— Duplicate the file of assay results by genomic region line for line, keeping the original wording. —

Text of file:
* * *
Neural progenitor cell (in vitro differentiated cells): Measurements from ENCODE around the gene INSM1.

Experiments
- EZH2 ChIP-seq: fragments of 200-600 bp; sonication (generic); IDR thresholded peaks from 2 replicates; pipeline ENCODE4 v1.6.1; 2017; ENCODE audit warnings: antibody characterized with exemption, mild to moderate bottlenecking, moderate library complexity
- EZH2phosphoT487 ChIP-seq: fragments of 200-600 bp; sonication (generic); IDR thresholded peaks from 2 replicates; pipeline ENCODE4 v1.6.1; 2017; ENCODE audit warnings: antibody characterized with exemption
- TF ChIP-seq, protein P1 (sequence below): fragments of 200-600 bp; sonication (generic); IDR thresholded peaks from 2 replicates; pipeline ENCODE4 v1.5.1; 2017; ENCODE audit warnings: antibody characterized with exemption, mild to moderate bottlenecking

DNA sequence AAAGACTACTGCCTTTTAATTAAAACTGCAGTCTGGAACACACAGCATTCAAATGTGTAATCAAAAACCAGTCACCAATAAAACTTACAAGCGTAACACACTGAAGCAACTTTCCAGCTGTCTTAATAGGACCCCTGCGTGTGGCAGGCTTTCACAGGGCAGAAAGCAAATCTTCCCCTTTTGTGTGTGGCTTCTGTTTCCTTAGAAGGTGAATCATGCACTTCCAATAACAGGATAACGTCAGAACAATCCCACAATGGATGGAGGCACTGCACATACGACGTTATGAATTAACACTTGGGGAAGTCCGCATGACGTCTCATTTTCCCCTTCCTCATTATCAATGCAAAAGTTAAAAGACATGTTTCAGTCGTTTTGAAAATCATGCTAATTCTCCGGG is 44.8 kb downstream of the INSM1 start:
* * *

Neural progenitor cell (in vitro differentiated cells): Measurements from ENCODE around the gene INSM1.

Experiments
- EZH2 ChIP-seq: fragments of 200-600 bp; sonication (generic); IDR thresholded peaks from 2 replicates; pipeline ENCODE4 v1.6.1; 2017; ENCODE audit warnings: antibody characterized with exemption, mild to moderate bottlenecking, moderate library complexity
- EZH2phosphoT487 ChIP-seq: fragments of 200-600 bp; sonication (generic); IDR thresholded peaks from 2 replicates; pipeline ENCODE4 v1.6.1; 2017; ENCODE audit warnings: antibody characterized with exemption
- TF ChIP-seq, protein P1 (sequence below): fragments of 200-600 bp; sonication (generic); IDR thresholded peaks from 2 replicates; pipeline ENCODE4 v1.5.1; 2017; ENCODE audit warnings: antibody characterized with exemption, mild to moderate bottlenecking

DNA sequence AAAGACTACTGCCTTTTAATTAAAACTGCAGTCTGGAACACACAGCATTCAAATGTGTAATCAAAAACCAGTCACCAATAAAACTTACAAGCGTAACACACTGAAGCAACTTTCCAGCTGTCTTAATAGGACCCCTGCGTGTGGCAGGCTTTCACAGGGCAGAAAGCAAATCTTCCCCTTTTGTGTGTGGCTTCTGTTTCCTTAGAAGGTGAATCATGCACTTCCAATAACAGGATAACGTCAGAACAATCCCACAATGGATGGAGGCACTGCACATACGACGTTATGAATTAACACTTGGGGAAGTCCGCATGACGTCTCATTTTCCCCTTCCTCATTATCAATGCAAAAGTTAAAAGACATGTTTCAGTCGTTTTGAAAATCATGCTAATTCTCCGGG is 44.8 kb downstream of the INSM1 start: